By Jonathan Gault
March 28, 2019
THE 9:52 TRAIN FROM COPENHAGEN TO AARHUS — Greetings from Denmark!
LetsRun.com has boots on the ground, and with two journalists and, for the first time, two athletes (that’s right; news on the identity of #2 coming soon), LRC officially has more representation at World XC than most of the countries of Europe.
As I type this, I’m on a train en route from Denmark’s capital of Copenhagen to its second-largest city, Aarhus, site of the 2019 World Cross Country Championships. After spending the past few weeks salivating over the course, I’m finally going to get to see it in person this afternoon, and I couldn’t be more excited.
But before that, I figured I’d share a quick update on our travels so far. I’m in Denmark with LRC co-founder Weldon Johnson, and once we get to Aarhus, we’ll rendezvous with Kelsey Bruce and our Mystery Man, both of whom will be running for LRC in the pro race on Saturday.
Weldon and I both arrived into Copenhagen on Wednesday morning, and evidently Scott Simmons — coach of five of the six members of the US men’s team — was on one of our flights because he was the first person I saw at baggage claim at the airport. Weldon joked that we can’t be too friendly with Simmons now that we’re coaching rivals, but he did tell us that his guys don’t plan on checking out the course until Friday — the day before the race.
The journey to our apartment was not particularly exciting, but gave us an insight into a few cultural differences. After getting on the right train from the airport (we almost boarded one bound for Sweden), I was immediately struck by one thing. See if you can figure it out from the photo below:
Yup, those are reserved spaces because biking is huge in Copenhagen. The bike lanes in the city are massive, and you’ve got to keep your head on a swivel while crossing the street. The roads weren’t super busy, but we didn’t see anyone jaywalking as you never know when a bike might speed past you. Of course that didn’t stop us, as impatient Americans, from jaywalking anyway.
Our apartment itself was in a very nice spot, right next to the Tycho Brahe Planetarium and the man-made St. George’s Lake.
So imagine our surprise when we arrived and noticed that our neighbors were offering “totally nude cabaret.”
We suppressed the urge to investigate further and went inside our apartment instead, which featured an old-timey elevator. We were on the fifth floor, so we made ample use of it.
After a quick nap, we decided to check out the city the best way we knew how: by running. What ensued was a self-guided “tour” of the city that mostly consisted of us running by a landmark and then stopping for a few minutes as we tried to figure out exactly what it was.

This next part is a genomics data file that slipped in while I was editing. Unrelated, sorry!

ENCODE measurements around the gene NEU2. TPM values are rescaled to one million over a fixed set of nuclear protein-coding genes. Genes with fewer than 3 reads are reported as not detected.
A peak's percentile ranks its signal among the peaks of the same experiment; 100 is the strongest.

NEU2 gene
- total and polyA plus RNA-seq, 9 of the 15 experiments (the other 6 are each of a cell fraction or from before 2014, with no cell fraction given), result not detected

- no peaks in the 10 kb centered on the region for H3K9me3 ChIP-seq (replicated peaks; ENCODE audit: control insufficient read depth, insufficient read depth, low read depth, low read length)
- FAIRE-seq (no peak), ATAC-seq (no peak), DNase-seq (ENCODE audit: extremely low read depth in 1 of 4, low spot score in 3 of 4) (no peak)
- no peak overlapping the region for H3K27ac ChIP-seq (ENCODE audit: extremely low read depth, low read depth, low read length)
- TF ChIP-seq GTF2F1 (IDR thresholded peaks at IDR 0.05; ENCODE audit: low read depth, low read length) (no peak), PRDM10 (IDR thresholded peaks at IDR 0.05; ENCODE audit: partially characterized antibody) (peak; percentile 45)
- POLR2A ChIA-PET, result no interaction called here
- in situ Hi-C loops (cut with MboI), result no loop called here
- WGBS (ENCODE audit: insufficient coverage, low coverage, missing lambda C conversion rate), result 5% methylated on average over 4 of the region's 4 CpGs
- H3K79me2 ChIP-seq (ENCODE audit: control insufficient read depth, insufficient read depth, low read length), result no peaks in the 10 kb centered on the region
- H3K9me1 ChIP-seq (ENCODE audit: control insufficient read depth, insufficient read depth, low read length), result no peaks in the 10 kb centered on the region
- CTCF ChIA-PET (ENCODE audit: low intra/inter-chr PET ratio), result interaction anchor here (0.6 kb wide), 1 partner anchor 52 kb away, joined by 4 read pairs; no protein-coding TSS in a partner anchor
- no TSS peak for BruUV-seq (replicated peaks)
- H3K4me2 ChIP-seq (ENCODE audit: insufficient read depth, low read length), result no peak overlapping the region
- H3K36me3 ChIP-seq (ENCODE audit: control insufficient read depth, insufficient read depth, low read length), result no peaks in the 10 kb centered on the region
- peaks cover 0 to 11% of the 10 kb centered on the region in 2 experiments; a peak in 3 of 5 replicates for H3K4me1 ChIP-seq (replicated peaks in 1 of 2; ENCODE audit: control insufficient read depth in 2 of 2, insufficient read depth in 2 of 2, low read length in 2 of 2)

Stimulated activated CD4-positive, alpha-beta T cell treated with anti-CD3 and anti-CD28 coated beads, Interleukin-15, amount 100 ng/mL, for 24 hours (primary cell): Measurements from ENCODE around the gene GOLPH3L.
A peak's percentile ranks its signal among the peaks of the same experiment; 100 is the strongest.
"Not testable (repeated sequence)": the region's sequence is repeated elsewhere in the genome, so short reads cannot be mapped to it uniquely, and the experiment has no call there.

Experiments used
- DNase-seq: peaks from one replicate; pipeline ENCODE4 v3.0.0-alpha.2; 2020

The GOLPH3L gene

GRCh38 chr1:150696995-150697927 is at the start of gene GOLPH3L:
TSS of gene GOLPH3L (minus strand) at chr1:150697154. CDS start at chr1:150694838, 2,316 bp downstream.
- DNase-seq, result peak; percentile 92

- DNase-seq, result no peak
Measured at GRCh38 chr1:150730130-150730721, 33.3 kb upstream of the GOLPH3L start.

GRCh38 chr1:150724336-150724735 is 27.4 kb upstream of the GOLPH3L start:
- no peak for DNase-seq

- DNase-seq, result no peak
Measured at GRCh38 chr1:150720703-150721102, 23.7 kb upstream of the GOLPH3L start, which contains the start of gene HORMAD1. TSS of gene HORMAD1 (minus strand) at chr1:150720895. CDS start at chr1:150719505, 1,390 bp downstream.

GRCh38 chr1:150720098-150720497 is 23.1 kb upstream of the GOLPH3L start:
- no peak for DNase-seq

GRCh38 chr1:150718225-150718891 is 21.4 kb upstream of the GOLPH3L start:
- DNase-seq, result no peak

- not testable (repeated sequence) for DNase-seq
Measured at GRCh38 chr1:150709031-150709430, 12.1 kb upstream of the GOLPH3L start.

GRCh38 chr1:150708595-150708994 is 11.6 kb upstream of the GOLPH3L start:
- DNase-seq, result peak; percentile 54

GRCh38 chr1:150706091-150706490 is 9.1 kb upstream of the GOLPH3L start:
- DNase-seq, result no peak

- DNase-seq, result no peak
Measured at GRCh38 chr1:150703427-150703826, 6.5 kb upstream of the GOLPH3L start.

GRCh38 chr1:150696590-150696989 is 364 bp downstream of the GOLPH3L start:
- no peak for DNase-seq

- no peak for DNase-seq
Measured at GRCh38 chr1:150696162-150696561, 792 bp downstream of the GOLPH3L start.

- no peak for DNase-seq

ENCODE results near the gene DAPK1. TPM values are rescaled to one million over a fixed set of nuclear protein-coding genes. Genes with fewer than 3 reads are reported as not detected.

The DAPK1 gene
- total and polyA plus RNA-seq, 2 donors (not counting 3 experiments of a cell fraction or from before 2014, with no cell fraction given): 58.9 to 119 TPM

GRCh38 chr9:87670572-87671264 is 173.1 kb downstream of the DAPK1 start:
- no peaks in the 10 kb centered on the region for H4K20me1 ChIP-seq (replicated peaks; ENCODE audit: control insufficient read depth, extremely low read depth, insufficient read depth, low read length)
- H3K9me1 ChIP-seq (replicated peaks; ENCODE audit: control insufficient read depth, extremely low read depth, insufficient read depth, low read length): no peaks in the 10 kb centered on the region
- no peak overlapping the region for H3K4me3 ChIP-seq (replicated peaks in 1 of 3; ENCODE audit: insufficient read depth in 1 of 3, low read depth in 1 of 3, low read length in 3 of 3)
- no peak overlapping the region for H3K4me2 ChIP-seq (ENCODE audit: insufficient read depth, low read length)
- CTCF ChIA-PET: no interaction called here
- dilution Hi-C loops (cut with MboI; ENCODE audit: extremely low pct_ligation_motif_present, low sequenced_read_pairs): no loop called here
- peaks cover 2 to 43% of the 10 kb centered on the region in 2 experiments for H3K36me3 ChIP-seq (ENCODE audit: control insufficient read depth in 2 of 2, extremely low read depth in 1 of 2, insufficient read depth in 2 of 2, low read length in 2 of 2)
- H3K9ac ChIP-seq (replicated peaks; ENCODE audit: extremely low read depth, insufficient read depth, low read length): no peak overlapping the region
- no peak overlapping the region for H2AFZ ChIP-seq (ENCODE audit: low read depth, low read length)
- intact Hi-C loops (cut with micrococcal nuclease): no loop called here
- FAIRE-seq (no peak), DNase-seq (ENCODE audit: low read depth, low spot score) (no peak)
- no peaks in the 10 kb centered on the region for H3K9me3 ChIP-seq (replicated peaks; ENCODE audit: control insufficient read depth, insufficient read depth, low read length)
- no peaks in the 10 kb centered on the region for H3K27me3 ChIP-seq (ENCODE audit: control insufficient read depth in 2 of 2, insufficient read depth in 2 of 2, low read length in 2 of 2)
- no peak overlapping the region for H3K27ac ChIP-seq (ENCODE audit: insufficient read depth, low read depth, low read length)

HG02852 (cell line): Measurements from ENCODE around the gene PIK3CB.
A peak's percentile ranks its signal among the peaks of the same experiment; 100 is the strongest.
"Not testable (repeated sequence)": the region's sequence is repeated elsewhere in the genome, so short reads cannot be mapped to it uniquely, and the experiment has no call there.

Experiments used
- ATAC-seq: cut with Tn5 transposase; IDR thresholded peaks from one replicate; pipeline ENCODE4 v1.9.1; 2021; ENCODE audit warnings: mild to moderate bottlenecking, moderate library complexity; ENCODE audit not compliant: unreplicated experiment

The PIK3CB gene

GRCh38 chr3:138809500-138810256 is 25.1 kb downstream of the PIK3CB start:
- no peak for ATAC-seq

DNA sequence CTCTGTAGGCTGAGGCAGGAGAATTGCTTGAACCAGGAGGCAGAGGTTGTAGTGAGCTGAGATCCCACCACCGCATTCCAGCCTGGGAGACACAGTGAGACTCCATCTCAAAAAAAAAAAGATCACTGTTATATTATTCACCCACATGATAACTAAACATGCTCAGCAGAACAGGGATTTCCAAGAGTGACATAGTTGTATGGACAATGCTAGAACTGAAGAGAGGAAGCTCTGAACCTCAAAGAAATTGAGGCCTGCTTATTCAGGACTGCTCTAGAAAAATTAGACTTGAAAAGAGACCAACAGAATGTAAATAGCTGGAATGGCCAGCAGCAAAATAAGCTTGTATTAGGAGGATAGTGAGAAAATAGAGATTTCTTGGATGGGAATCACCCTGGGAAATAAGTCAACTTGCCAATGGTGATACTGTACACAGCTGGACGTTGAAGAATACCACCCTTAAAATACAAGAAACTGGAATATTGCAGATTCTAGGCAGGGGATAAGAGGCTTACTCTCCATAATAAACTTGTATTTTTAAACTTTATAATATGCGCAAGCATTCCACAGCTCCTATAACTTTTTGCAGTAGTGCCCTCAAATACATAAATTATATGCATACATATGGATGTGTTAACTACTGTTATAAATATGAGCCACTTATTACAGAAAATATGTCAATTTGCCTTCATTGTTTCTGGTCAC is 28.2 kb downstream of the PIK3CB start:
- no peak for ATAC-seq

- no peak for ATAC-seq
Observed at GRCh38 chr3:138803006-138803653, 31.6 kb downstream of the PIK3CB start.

We did this a lot, because in case you didn’t know, Copenhagen is gorgeous. We lost track of the number of beautiful old buildings that we passed on our run (we didn’t see a single skyscraper). Tivoli — which, at over 175 years old, is the second-oldest amusement park in the world and is located in the heart of the city — looked amazing, even if we couldn’t actually go inside (it doesn’t open for the season until next week). Nyhavn, a restaurant-lined canal with houses painted in all sorts of colors, looked like somewhere I’d definitely revisit before departing (I convinced the Brojos to let me stay in Copenhagen for a few extra nights after World XC; suggestions welcome!).
We also ran through the grounds of two palaces. The first was Christiansborg, which holds the Danish parliament, prime minister’s office, and Supreme Court — the only building in the world to feature all three of a country’s branches of government. It’s also the site of the Royal Stables, and the biggest horse statue I’ve ever seen.
The second was Amalienborg, home of the Danish royal family and patrolled by the Royal Guard, the Danish equivalent of the Beefeaters.
We finished up at the Little Mermaid statue (the book’s author, Hans Christian Andersen, is from Denmark), which, if I’m being honest, was a little underwhelming. I know it’s a symbol of Copenhagen, but it wasn’t particularly large or impressive, especially compared to all the beautiful architecture we encountered on our journey to it. Even after I pointed it out to Weldon as we approached, he had trouble identifying it — from a distance, it just looks like a rock in the water, until you realize there’s a small statue on top of it (in Weldon’s defense, it was starting to get dark).
From there, we took the train (shockingly uncrowded for 7:00 p.m.) back to our apartment, headed to the restaurant downstairs (not the strip club) for dinner before recording our podcast: Episode #1 from Denmark here, and calling it a night. We’re getting close to Aarhus now, so that’s it for this installment; check back later for a course tour!